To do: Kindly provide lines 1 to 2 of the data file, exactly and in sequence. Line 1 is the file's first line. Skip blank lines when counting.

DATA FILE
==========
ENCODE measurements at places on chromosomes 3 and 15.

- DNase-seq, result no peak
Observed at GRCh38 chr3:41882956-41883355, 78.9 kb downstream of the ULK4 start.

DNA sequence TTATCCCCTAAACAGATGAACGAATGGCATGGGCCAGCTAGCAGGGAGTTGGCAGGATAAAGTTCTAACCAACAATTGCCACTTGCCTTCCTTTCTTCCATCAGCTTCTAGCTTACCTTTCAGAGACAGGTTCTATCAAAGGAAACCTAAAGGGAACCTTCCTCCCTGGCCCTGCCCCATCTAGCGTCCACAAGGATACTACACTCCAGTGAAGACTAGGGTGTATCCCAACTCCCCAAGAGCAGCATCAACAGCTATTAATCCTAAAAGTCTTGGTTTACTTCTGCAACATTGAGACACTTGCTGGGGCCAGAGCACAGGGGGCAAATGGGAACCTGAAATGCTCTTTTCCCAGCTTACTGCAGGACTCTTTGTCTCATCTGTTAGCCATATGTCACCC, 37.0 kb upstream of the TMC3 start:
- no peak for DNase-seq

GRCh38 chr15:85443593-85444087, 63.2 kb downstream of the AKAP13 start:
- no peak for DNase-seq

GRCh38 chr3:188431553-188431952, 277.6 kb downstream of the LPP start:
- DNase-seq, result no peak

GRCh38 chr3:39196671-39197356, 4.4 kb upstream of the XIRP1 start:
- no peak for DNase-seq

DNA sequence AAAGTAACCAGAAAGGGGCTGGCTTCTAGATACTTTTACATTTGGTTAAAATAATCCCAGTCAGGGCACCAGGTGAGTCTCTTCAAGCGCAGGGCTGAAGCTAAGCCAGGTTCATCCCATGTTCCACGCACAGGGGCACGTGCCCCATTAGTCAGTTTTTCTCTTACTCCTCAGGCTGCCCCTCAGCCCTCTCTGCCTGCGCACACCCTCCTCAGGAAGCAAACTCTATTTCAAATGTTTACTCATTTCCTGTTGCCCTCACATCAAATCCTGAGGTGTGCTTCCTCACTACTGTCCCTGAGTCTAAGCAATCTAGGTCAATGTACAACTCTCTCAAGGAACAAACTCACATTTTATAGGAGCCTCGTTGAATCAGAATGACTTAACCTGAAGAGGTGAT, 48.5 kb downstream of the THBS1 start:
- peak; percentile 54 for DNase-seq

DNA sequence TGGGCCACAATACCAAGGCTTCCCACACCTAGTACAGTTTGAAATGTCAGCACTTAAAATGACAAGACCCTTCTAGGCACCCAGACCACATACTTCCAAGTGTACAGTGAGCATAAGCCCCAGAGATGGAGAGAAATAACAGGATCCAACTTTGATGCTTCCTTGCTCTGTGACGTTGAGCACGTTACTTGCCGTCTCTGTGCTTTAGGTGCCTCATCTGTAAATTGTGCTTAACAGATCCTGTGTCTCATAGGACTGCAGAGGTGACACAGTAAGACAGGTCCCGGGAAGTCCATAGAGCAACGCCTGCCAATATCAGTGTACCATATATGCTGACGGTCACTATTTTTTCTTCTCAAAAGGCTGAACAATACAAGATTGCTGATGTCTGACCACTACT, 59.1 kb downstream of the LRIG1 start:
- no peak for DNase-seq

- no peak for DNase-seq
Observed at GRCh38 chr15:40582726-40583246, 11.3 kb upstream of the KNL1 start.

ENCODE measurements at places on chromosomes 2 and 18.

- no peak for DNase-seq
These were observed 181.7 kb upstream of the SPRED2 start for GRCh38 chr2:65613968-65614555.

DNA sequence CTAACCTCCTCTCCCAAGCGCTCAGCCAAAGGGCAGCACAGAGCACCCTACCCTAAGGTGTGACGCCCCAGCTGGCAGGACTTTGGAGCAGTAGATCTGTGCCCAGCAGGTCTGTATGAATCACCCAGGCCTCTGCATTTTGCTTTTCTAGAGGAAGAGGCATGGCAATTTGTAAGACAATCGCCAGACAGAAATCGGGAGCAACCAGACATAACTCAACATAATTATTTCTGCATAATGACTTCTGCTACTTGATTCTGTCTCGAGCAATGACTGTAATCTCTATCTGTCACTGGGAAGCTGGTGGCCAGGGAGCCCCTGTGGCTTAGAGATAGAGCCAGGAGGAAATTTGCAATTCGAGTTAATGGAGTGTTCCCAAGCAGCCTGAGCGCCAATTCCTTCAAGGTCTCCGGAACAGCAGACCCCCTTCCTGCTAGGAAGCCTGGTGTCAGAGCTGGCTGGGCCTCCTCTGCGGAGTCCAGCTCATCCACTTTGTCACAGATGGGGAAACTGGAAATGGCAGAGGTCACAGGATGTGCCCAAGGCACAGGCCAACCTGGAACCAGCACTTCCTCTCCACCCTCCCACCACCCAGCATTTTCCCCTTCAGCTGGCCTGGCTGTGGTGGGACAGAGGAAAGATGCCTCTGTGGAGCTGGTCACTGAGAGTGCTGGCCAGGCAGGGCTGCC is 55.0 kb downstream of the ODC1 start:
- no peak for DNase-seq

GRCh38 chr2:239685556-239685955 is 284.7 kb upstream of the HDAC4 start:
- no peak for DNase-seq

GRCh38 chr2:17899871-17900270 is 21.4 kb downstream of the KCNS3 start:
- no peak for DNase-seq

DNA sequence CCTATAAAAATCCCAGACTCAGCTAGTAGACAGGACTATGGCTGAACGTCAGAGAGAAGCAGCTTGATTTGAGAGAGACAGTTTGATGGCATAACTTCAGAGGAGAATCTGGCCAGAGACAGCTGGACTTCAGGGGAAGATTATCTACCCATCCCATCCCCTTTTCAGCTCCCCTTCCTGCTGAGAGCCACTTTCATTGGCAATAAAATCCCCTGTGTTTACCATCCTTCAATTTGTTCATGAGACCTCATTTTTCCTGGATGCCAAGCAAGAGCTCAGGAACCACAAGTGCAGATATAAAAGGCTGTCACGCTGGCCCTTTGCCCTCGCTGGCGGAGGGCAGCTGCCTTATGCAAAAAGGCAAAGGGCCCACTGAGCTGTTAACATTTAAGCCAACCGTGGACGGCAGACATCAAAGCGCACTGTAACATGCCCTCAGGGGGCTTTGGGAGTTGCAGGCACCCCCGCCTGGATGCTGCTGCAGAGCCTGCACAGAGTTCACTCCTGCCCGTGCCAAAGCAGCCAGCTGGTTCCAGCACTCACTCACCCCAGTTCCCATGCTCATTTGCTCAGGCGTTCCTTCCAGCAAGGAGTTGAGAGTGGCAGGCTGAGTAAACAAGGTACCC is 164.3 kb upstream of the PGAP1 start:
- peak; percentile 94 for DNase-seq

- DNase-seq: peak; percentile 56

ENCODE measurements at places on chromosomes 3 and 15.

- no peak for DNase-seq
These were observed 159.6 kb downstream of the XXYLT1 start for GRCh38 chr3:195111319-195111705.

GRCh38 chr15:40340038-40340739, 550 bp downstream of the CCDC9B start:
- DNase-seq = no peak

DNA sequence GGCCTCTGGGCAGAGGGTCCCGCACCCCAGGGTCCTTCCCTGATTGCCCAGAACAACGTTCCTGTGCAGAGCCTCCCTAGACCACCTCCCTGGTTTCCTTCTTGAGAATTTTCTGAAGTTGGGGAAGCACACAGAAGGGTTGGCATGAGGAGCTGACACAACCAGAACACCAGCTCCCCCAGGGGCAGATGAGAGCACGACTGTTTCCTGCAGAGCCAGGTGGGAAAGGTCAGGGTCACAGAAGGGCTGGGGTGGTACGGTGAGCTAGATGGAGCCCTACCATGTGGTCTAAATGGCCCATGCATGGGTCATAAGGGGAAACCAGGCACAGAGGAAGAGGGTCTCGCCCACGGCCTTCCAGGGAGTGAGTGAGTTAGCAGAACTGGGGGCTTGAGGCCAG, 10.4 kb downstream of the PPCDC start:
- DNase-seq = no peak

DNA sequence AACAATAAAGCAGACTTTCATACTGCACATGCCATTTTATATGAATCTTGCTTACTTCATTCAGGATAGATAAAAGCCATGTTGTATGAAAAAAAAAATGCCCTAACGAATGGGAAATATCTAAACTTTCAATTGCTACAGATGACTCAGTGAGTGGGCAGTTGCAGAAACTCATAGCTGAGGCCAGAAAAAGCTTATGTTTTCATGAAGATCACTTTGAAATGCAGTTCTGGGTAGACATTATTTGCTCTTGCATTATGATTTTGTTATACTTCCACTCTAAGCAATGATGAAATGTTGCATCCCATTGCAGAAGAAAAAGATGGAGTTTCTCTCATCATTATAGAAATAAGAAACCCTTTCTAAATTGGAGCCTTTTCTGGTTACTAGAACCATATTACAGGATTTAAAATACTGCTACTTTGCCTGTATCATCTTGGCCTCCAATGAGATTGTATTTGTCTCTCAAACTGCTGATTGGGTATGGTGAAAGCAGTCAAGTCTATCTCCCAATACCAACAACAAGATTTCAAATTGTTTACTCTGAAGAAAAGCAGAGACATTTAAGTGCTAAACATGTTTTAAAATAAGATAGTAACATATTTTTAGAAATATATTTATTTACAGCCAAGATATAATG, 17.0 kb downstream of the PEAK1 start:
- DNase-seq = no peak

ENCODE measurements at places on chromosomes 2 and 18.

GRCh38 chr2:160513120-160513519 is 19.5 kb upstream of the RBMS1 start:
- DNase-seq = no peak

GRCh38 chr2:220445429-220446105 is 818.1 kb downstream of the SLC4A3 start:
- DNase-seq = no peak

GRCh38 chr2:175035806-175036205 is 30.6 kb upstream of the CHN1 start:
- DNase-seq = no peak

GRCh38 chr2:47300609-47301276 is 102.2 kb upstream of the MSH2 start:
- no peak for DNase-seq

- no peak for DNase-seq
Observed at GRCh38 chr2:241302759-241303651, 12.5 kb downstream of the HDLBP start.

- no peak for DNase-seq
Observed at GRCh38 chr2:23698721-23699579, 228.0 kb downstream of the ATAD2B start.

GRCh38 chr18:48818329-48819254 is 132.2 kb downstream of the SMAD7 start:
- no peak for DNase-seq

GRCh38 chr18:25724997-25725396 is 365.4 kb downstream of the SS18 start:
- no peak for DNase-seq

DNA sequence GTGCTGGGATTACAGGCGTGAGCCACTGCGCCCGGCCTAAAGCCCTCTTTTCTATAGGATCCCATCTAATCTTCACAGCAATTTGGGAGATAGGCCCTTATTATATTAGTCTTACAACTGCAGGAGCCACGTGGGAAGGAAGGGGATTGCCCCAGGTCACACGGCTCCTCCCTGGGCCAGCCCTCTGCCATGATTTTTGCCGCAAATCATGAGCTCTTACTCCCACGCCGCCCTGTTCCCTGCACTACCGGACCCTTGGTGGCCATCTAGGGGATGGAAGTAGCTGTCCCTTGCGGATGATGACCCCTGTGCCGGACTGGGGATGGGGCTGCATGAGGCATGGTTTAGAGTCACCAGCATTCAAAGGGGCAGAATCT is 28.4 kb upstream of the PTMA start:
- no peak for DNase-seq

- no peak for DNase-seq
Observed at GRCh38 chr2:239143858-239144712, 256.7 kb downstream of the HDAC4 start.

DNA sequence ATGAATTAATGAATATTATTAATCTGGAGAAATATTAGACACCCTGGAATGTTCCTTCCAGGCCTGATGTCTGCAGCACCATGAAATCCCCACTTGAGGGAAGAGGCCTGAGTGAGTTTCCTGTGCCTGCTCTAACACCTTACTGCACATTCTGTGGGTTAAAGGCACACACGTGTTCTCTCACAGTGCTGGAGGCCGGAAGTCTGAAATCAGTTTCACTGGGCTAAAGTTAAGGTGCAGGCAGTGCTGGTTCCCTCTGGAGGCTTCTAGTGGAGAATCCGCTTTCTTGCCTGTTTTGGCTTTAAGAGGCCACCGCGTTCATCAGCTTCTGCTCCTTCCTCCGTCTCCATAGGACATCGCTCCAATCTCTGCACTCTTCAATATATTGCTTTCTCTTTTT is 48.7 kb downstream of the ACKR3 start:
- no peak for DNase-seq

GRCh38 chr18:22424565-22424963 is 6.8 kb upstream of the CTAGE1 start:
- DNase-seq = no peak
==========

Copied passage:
ENCODE measurements at places on chromosomes 3 and 15.

- DNase-seq, result no peak